Celebrating 25 years of Sexual Diversity Studies at U of T 

October 25, 2023 by Cynthia Macdonald - A&S News

On September 27, a reception was held at the Paul M. Cadario Conference Centre at Croft Chapter House to mark the 25th anniversary of sexual diversity studies at the University of Toronto.

Since its founding in 1998, the program has enabled thousands of students and faculty to explore, analyze and challenge how sexuality shapes people’s lives within both local and global contexts. Known since 2004 as the Mark S. Bonham Centre for Sexual Diversity Studies and housed within University College at the Faculty of Arts & Science, its many achievements include an impressive series of lectures, symposia and fellowships, as well as the founding of acclaimed undergraduate journal Hardwire.

Other notable milestones include hosting the three-day WorldPride human rights conference in 2014, the establishment of the Sexual Representation Collection, and the founding of the Queer and Trans Research Lab in 2021.

Former Bonham Centre director David Rayside at a podium.
Former Bonham Centre director David Rayside described the program’s earliest days. Photo: Cynthia Macdonald.

In her opening remarks at the event, Bonham Centre director Dana Seitler noted that even today, diversity in human sexuality is still not understood or accepted in many places. “So what do we do?” she asked. “For me, at the Bonham Centre, it means doubling down on our commitment to building a better world. And it means that the Centre must work ever harder for imagining practices of change.”

Seitler then introduced David Rayside, professor emeritus in the Department of Political Science. Rayside was a key member of the advisory committee that first introduced a sexual diversity studies program to the University in 1998. At that time, students could choose the program as a minor; in 2004, after Rayside became the Bonham Centre’s inaugural director, he expanded options to include both a specialist and major.

For many years prior to the program’s founding, Rayside had earned a reputation as a strong advocate for the study and research of sexual diversity at U of T. He took the audience back to a time when textbooks on sexuality in U of T courses “paid almost no attention to sexual diversity, and precious little to gender, race or Indigeneity.

“This was not so much a function of opposition, as it was indifference to the idea that such questions were worthy of classroom teaching on their own terms — or that through them you could teach larger lessons about society, culture and politics.”

Rayside noted that U of T’s was not the first such program in Canada, but soon became “the most prominent and among the highest profile academic ventures of its sort in the world.”

Ian Liujia-Tian.
Ian Liuja Tian, current graduate student: “I feel validated, and sure that what I am doing is making a difference." Photo: Keith Cheng.

The next speakers were graduate student Ian Liujia Tian and recent graduate Chelle Carter. Both offered moving testimonials to the centre’s importance in setting the stage for their future professional endeavours.

Through his experience at the Centre, “I feel validated and sure that what I’m doing is making a difference: it matters, and it has to be done,” said Tian, a PhD candidate who researches LGBTQ+ activism in China.

Cheffe Carter presenting on stage.
Now completing graduate studies in social work, alum Chelle Carter attested to the program’s strong foundational influence. Photo: Keith Cheng.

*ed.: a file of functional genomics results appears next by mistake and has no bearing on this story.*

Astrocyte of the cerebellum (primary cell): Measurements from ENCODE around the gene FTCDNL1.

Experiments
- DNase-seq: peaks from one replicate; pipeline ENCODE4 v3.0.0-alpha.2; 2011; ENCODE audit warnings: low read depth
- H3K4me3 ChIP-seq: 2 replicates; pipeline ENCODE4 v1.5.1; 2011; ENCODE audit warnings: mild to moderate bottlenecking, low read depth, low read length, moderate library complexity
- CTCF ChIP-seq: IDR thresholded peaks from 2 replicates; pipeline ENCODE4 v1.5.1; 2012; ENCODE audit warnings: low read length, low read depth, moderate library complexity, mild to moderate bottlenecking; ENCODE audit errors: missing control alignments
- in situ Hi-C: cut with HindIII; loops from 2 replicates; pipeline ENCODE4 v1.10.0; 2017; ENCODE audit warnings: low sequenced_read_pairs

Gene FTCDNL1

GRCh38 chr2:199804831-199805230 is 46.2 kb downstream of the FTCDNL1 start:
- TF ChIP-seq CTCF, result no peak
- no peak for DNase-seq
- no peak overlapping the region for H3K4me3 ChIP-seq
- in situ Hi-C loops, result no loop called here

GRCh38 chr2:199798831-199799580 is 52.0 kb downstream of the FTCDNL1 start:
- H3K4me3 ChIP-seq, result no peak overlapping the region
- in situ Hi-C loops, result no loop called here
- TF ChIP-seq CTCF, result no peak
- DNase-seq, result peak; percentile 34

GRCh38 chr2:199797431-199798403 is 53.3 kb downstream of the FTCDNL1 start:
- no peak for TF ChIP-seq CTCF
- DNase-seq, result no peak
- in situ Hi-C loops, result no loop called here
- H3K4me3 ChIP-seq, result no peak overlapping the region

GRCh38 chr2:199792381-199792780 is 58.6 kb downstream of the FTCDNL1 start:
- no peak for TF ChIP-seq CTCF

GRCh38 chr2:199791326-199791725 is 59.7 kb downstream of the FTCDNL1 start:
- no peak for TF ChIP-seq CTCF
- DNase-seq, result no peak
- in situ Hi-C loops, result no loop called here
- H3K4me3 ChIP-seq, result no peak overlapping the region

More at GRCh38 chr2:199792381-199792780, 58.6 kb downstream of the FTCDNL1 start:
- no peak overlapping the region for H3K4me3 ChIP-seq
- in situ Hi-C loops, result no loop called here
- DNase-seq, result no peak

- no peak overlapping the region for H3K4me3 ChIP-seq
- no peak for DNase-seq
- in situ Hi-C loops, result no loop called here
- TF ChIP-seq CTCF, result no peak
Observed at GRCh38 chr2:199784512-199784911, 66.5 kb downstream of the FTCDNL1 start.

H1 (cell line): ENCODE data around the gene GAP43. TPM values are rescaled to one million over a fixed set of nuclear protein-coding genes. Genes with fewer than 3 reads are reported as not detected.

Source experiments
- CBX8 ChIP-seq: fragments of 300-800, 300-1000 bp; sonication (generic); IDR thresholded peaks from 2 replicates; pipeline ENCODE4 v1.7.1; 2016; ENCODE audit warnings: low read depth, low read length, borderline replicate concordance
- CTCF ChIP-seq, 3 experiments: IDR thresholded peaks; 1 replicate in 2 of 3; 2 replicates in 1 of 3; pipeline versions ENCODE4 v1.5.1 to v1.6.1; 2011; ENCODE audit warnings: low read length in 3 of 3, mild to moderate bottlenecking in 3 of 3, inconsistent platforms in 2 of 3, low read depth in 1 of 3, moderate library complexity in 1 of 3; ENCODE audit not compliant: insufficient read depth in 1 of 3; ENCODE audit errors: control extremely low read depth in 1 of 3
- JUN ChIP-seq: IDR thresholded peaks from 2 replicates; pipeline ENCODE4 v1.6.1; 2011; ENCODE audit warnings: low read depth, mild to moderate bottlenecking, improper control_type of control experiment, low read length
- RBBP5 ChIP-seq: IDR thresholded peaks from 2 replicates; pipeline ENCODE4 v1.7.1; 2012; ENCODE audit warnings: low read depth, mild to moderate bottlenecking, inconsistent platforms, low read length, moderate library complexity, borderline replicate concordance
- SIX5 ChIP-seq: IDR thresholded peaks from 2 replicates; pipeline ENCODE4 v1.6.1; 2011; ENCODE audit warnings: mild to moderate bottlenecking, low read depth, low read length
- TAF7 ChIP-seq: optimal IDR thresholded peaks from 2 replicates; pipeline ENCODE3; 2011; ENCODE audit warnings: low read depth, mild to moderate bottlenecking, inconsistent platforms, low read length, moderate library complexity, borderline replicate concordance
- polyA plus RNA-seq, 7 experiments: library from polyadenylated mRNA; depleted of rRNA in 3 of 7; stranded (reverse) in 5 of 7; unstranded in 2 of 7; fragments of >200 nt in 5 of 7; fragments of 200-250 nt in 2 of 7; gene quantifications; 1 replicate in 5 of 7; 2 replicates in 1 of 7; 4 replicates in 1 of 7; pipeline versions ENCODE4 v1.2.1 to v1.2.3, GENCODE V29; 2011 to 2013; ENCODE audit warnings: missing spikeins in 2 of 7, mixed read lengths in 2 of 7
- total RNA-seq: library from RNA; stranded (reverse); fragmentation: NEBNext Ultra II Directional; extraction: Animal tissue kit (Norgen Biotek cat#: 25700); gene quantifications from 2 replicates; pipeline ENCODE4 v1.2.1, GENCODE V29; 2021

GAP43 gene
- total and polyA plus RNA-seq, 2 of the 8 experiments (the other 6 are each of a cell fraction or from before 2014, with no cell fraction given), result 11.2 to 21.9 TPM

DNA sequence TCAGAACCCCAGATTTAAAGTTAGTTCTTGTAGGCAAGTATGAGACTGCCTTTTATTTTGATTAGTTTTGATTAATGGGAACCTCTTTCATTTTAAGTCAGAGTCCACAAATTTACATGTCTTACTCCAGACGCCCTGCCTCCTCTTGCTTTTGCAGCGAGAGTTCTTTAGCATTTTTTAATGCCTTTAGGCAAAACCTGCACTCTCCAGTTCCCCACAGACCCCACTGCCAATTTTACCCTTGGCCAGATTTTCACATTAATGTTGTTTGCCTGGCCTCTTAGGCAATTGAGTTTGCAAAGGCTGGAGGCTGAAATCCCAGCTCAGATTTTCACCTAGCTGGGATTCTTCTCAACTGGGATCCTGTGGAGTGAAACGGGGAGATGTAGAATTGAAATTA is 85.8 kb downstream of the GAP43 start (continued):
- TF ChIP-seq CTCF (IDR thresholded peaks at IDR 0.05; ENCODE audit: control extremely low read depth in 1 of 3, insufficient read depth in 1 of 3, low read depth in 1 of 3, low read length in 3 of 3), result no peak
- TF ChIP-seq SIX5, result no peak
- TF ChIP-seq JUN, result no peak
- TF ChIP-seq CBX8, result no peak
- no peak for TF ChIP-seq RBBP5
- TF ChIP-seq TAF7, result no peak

Carter, currently in their second year of a master’s program at the Factor-Inwentash School of Social Work after graduating as a member of New College, said that “the program has improved my life in so many ways — from Hardwire, to the Sexual Diversity Studies Student Union, to the Queer and Trans Research Lab. I’m very grateful for the opportunity to be part of this incredible, vibrant community.”

The afternoon’s final speaker was Mattea Roach, who’s best known as the most successful Canadian Jeopardy! contestant of all time. Two years before their astonishing 23-game winning streak in 2022, Roach — who noted at the reception that they, too, will be turning 25 this year — graduated from the Faculty of Arts & Science with a bachelor’s degree in sexual diversity studies, with minors in political science, and women & gender studies.

Mattea Roach.
Jeopardy! champion Mattea Roach is a proud graduate of the sexual diversity studies program. Photo: Keith Cheng.

Roach’s remarks addressed the current climate of fear and oppression that is a daily reality for many queer and trans people, and commended the Bonham Centre as a place where that fear could be diffused.

“We do live in precarious times and it’s very disheartening, especially for me as somebody who has to engage with politics through my work, to see this hostility,” they said. “I think the Centre has really been a community space that’s looked at diagnosing the problems in our society, pointing out the ways in which rhetoric has been deployed in really noxious ways against our communities, but also looking toward community-building and finding solutions.”

Group of five people standing
Roland Cheng, Dana Seitler, Tatiana Ferguson, Richard Fung and Naisargi Dave. Photo: Keith Cheng. 

As the Centre looks toward the next 25 years, it will see a wide range of new initiatives get underway. These include the inauguration of an oral history project, as well as the Queer Directions symposium on March 15, 2024. Seitler says that this event will provide the community with a further opportunity to reflect on how far it has come.

“What have we done well, what do we need to change?” she said. “How should we move forward with these important questions in mind? We continue to challenge ourselves to be better and to do better. We continue to hope and dream for more, and to build the world that we want together.”